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Newbie Question


I have installed the trial version of StableBit on WHS 2011 that backs up to a larger capable disk.


What I've done so far:

1).  added 2 2TB disks to the pool.   1 was almost full of data the other was almost empty.

2).  Copied shared folders from both of the disks to the pool.

3).  After copying all the data to the pool, disk space on both disks evened out (mostly).

4).  None of the folders are being duplicated. I have deactivated "read stripping" and the duplicate optimizer


5).  Customized WHS backup to back up the individual pooled folders without backing up the originals.


What happens to all of my data if 1 of the disk goes bad???  

Meaning will I be able to restore the data if part of it was on the bad disk??



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Well, you opened a ticket for this as well, and I've already answered there.  But I'll post the response here, as well. 


(this isn't criticism or the like, but reference for myself)

Well, for the Read Striping features and the Duplication Space optimizer, there isn't strictly a need to deactivate these. If the data is not duplicated, then these don't really do anything, and there isn't really any hit to performance (at worst, it queries if the data is duplicated, gets a "no" and skips to the next bit). 
As for what happens when (not if) a disk goes bad?  It depends on exactly how it goes bad.

  • If the disk outright fails, and refuses to even power on,  then the data that was on that disk is lost. The data on the remaining "good" disk is still intact and accessible, and you could continue to use it. 
    You'd need to replace the data on the failed disk to get it back (from a backup or the like). As for specifics, that depends on the backup solution (if it's a file based solution, then just copying the files back into the pool should be fine, and skip the existing files). 
  • If the disk is going bad (SMART errors, file system issues, etc), then you could remove the drive from the pool and that will attempt to move the data off of the bad disk onto other disks in the pool. By default, this will error out and fail if there are problems reading or moving the files, but there is a "Force Damaged Disk removal" option that will ignore the errors and move on.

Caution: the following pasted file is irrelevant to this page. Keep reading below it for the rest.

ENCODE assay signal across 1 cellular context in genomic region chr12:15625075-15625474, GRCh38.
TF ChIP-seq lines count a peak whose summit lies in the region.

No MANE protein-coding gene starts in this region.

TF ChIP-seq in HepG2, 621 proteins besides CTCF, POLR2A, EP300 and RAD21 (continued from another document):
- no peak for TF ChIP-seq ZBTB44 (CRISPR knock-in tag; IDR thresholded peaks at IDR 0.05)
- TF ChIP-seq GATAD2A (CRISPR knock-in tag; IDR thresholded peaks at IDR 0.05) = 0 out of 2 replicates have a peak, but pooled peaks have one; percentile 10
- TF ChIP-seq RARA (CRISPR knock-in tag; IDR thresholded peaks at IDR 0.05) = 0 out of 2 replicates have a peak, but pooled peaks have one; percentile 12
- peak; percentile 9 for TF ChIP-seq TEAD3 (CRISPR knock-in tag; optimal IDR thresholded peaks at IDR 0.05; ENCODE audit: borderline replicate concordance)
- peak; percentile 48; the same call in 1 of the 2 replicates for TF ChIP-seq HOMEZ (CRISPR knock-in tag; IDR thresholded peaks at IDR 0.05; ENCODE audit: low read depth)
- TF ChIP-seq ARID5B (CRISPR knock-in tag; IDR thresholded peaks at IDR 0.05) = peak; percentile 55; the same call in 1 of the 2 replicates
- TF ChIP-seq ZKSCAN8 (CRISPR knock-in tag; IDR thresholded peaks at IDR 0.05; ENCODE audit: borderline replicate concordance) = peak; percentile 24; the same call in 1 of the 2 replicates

Also, StableBit DrivePool doesn't maintain a file list of the pooled contents, as it generates the pool dynamically, reading from the underlying disks.  If you want/need to keep an inventory of the files, let us know as a we can recommend a number of options (as this isn't built in). 
Additionally, if you have StableBit Scanner installed on the server as well, it runs a monthly surface and file system scan (this is configurable and can be run more often, if you want).  If damage (unreadable sectors) are found, this will cause StableBit Scanner to automatically evacuate the contents of the affected disk, to help prevent data loss.  Additionally, you can configure StableBit DrivePool to attempt to evacuate the problem disk in the case of SMART warnings, as well.


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Be very careful, do not consider DrivePool a backup solution. If you delete files or if you have files get corrupted on the primary drive, they will be the same on the pool drive. A backup will save you in the event you accidentally delete or corrupt files, DrivePool will not. 


This is not a knock at DP or RAID solutions, it's just the truth. I am a huge DP fan, but please do not consider it to be a backup solution.

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